Agreement Made Between US and Separated Immigrant Families
Trump’s zero-tolerance immigrant policy separated immigrant families at the Mexico-US border to prevent them from entering the country. Now, an agreement in the US has finally been agreed over the immigrant families.
Last Wednesday, court documents were provided which agreed on a settlement that provides the children and parent’s the opportunity to apply for their asylum in the US. This would still have to be approved by the judge but it was a sign of progress from the point of view of rights groups who challenged the “zero-tolerance” policy that was introduced by President Donald Trump.
US authorities in the past have rejected claims that the immigrant families would be victim to torture or persecution if they were to be sent back home. This provides the opportunity for the families to escape from such violence from their home countries.
Although there were over 2,500 children and parents that were affected by the separation at the border, the agreement outlines that at least 1,000 families will have the opportunity to apply for again for asylum to the country.
Individual cases will also be considered as there have already been hundreds of parents that have already been deported back to their home countries. There may have been cases where individuals could have had the opportunity to seek asylum under the report that was provided.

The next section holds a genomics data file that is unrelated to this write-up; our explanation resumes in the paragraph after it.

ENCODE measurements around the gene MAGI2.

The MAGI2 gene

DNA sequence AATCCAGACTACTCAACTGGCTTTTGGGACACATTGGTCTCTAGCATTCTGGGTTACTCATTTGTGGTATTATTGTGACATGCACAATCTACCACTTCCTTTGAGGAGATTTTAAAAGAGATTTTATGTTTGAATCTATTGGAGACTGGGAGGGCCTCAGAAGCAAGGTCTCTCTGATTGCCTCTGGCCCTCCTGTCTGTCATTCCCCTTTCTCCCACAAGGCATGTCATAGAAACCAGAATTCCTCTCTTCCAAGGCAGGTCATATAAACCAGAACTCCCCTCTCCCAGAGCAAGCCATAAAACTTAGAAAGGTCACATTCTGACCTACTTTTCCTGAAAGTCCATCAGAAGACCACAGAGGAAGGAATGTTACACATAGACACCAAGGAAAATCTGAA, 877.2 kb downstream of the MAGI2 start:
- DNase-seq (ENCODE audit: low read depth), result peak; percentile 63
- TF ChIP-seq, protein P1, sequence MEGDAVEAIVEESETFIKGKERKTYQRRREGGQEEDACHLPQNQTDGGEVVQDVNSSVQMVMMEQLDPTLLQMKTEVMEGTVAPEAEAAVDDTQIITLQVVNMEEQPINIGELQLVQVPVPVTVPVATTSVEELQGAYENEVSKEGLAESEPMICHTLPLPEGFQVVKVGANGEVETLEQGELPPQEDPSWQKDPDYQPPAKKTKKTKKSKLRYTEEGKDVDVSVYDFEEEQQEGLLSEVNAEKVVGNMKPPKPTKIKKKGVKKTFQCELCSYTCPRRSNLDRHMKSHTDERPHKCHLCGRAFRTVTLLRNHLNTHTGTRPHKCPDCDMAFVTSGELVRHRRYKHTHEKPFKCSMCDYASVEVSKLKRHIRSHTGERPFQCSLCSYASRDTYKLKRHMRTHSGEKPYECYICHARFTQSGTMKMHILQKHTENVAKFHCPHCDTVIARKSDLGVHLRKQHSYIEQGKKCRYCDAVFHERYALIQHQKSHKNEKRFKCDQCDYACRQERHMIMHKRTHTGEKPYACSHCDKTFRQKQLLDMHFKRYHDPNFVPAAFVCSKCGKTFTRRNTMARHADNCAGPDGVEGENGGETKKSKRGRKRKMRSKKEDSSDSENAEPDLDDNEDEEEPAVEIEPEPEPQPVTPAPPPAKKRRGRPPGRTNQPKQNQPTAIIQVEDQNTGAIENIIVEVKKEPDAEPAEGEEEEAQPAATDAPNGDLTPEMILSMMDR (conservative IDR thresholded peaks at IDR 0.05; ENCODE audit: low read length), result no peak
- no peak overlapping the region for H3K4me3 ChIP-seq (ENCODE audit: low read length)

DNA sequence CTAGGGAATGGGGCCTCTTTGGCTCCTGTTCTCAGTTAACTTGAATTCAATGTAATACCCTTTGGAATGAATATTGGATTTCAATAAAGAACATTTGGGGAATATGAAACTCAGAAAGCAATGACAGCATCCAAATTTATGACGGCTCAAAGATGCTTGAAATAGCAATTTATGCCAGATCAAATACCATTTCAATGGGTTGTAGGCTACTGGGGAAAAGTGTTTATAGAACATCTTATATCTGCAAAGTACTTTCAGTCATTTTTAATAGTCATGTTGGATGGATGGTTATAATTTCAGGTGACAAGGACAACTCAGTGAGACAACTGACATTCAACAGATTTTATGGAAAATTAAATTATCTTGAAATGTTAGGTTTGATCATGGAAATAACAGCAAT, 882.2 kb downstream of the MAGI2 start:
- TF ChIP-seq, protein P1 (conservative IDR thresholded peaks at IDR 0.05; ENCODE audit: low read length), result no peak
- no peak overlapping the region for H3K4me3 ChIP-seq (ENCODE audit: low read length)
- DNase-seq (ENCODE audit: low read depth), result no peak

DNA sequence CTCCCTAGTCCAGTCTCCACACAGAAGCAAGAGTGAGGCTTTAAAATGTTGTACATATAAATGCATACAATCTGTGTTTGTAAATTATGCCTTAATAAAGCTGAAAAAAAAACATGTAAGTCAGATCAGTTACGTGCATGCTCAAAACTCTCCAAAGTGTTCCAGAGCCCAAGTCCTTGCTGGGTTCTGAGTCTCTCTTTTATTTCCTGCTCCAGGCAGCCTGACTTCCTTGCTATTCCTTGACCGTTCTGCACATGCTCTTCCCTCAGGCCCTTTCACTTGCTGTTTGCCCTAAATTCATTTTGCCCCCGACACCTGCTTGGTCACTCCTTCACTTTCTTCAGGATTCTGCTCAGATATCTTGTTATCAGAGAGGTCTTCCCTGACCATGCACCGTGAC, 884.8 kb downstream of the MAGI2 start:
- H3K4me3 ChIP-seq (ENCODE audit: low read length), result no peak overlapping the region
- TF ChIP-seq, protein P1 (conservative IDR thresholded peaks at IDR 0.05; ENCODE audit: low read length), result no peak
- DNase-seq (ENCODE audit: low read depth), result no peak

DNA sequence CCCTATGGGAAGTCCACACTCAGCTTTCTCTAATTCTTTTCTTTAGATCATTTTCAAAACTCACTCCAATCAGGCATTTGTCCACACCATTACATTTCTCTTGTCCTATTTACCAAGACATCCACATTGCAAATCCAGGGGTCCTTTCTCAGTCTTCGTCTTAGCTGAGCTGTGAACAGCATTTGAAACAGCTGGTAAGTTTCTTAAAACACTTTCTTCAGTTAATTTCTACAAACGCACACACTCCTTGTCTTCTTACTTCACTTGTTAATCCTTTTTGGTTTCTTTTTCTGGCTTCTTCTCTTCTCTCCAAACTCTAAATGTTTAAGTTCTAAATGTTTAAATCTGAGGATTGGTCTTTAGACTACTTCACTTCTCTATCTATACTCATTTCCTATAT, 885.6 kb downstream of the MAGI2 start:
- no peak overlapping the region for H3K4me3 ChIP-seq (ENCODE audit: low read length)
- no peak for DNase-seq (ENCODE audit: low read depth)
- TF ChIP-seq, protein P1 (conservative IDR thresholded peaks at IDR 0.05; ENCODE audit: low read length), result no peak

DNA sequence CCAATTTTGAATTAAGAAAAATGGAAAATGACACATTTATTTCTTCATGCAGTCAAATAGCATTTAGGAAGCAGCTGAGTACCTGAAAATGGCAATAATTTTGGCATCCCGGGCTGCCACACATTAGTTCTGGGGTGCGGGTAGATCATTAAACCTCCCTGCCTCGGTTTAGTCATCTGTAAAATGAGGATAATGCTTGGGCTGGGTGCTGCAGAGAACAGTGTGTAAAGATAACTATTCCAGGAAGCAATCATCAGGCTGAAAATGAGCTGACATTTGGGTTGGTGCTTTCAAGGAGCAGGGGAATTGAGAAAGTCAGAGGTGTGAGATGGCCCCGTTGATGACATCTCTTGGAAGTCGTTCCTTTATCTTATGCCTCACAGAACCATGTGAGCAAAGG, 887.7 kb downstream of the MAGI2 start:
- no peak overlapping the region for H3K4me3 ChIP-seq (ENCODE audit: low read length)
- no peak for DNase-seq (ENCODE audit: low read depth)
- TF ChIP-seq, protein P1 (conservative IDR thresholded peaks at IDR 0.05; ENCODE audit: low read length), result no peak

The purpose of Trump introducing the “zero-tolerance” policy was to cast down on illegal immigration. This was a major talking point of Trump’s campaign but separation at the borders prompted a major condemnation of the policy, with thousands of children being torn away from their parents, more specifically those residing from countries such as Guatemala, Honduras and El Salvador.
The policy was ended earlier this year in June.
The settlement was agreed after lawsuits that were put in place by the American Liberties Union, the Muslim Advocates and others. Some lawsuits indicated that the parents were suffering from being separated by their children. They claimed that the trauma would have influenced the parents “credible fear” interviews which were given to the immigrants to prevent them from being deported back to their countries.
Where this previously was the case, now parents will be able to provide additional evidence to support their case as part of the settlement that has been agreed.
The result was seen as a great win for the parents by a Muslim attorney advocate, claiming that the parents “will finally have a real chance to be heard and to secure safety and stability for themselves and their families”.
The agreement put forward to U.S. Dana Sabraw in San Diego has been seen as an ultimatum for the parents, however, with those who don’t agree to the settlement needing to be “promptly removed to their country of origin.”
A total of 12,800 migrant children were reported to have been detained by immigration officials on Wednesday with the majority crossing the border alone, without parents.